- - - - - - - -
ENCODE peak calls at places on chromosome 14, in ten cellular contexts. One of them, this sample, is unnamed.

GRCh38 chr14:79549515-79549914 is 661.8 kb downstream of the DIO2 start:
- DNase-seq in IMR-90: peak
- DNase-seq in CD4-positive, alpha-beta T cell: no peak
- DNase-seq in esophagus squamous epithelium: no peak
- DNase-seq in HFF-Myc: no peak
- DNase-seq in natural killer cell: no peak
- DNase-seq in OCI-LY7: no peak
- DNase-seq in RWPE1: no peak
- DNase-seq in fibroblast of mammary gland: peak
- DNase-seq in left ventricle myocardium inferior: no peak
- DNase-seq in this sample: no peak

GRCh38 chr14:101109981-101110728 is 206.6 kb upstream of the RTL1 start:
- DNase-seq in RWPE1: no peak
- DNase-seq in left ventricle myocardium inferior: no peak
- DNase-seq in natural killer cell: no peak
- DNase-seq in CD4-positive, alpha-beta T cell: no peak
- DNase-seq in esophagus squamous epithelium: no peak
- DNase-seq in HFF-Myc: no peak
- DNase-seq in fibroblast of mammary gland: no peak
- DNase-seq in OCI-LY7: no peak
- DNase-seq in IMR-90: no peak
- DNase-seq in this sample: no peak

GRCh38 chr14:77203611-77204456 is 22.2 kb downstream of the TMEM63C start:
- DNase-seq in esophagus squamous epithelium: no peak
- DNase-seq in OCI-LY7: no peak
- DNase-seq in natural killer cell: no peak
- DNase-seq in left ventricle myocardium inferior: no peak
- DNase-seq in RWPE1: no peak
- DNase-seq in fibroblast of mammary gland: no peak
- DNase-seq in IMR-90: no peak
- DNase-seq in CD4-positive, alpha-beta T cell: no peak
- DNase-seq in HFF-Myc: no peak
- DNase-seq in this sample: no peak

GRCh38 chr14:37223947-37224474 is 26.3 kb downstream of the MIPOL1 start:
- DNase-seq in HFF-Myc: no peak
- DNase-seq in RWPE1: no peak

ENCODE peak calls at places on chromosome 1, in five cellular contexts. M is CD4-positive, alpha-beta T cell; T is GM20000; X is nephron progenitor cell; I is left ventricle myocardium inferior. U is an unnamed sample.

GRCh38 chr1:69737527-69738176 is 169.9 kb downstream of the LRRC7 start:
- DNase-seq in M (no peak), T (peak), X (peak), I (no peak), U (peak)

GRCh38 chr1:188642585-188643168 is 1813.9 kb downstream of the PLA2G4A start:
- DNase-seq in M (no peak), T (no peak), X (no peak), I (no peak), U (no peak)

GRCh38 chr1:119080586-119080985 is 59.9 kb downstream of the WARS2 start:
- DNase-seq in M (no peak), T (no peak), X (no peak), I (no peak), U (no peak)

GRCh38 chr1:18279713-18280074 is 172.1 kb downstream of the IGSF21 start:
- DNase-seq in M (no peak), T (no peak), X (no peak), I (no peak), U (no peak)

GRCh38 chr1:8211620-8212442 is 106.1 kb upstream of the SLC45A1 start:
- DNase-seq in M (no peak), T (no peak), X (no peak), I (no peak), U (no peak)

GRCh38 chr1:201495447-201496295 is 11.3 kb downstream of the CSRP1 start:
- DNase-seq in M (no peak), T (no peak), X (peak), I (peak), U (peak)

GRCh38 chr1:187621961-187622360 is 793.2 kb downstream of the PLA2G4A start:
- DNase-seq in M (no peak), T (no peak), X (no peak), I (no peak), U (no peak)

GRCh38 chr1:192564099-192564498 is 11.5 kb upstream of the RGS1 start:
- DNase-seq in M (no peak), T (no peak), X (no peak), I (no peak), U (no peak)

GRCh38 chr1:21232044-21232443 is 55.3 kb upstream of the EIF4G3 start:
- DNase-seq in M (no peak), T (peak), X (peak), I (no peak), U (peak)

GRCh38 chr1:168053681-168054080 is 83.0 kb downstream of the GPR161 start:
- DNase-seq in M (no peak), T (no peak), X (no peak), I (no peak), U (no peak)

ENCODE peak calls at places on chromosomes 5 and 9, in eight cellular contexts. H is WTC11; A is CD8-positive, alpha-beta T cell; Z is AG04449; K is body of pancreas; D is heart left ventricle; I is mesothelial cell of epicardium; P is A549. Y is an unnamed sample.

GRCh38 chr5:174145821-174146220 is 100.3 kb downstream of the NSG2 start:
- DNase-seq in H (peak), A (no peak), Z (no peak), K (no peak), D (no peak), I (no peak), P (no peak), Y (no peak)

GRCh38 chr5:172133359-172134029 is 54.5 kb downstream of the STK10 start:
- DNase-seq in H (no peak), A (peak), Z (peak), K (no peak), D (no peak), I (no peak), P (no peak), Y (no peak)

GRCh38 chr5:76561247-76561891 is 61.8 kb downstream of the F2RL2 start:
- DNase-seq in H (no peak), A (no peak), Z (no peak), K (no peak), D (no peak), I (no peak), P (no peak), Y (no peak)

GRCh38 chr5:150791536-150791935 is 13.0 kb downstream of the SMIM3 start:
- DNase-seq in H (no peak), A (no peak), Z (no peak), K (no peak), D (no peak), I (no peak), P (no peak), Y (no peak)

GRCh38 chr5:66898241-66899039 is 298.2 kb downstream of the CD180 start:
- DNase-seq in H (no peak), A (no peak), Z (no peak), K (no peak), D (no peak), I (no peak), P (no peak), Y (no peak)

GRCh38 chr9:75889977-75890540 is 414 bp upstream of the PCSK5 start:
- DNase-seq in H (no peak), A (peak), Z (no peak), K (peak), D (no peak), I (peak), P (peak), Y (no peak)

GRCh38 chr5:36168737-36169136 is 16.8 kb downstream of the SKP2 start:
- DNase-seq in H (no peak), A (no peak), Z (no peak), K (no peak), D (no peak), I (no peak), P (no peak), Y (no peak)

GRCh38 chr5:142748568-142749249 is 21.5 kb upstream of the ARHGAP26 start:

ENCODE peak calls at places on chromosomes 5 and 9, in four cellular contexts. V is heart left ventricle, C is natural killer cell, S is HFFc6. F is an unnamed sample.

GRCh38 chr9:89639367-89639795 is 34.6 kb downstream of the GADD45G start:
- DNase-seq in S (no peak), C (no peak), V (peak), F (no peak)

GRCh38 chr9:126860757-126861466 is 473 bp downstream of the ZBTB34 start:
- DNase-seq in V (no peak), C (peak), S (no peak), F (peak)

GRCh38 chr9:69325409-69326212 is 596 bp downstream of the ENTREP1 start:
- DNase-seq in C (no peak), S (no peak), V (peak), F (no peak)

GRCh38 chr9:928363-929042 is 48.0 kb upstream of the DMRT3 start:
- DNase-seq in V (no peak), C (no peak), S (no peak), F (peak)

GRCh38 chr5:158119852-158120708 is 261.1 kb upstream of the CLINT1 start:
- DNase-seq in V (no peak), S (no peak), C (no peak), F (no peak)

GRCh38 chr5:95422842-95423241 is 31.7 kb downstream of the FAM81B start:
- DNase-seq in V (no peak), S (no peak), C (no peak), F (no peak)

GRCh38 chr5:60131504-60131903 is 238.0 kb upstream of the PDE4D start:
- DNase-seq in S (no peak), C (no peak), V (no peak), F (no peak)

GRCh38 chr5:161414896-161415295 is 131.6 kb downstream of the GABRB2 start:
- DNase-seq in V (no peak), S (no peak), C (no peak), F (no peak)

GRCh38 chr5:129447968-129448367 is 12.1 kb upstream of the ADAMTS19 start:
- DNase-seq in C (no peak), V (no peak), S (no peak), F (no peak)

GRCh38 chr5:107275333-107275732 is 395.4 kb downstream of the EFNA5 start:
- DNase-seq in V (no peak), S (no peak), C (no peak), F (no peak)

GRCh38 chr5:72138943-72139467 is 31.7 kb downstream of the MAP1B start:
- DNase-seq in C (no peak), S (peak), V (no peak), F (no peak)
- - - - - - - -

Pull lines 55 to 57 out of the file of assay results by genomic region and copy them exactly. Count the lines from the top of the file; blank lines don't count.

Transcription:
GRCh38 chr1:21232044-21232443 is 55.3 kb upstream of the EIF4G3 start:
- DNase-seq in M (no peak), T (peak), X (peak), I (no peak), U (peak)

GRCh38 chr1:168053681-168054080 is 83.0 kb downstream of the GPR161 start: